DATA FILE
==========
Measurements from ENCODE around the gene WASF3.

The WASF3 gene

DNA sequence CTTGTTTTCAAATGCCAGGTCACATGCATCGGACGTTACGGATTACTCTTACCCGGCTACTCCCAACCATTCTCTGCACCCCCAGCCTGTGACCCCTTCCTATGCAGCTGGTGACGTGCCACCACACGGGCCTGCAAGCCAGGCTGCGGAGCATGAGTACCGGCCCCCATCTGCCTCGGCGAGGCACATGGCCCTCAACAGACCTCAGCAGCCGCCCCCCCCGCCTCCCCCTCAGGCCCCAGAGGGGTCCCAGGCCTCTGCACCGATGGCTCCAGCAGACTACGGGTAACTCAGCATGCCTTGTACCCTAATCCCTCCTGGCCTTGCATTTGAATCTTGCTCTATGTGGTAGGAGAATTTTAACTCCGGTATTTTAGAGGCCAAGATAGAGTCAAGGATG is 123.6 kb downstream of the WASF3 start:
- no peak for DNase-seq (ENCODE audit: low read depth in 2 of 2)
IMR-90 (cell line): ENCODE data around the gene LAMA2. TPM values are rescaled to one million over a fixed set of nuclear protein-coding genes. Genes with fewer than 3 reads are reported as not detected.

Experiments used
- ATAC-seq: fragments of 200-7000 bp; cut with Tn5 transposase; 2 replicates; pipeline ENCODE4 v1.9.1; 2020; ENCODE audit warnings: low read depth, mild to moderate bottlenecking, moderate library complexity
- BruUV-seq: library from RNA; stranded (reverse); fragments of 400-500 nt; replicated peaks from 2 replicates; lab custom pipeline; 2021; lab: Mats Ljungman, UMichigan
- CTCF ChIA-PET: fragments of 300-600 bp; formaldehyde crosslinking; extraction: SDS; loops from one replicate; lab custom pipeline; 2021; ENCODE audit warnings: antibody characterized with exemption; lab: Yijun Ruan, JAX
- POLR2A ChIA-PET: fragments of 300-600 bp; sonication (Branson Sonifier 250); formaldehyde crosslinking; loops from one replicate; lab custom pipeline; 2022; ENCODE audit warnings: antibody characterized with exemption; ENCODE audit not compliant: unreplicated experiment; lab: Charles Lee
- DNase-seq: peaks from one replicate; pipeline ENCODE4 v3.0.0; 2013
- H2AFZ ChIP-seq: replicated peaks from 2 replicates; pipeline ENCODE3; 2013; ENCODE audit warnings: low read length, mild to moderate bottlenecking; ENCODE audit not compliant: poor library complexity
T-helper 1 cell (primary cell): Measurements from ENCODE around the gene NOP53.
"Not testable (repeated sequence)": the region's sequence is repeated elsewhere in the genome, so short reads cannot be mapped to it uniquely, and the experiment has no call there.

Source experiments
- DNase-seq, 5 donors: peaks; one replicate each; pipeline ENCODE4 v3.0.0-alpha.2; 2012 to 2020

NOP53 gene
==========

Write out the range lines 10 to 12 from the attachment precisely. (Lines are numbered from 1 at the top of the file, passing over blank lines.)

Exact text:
- POLR2A ChIA-PET: fragments of 300-600 bp; sonication (Branson Sonifier 250); formaldehyde crosslinking; loops from one replicate; lab custom pipeline; 2022; ENCODE audit warnings: antibody characterized with exemption; ENCODE audit not compliant: unreplicated experiment; lab: Charles Lee
- DNase-seq: peaks from one replicate; pipeline ENCODE4 v3.0.0; 2013
- H2AFZ ChIP-seq: replicated peaks from 2 replicates; pipeline ENCODE3; 2013; ENCODE audit warnings: low read length, mild to moderate bottlenecking; ENCODE audit not compliant: poor library complexity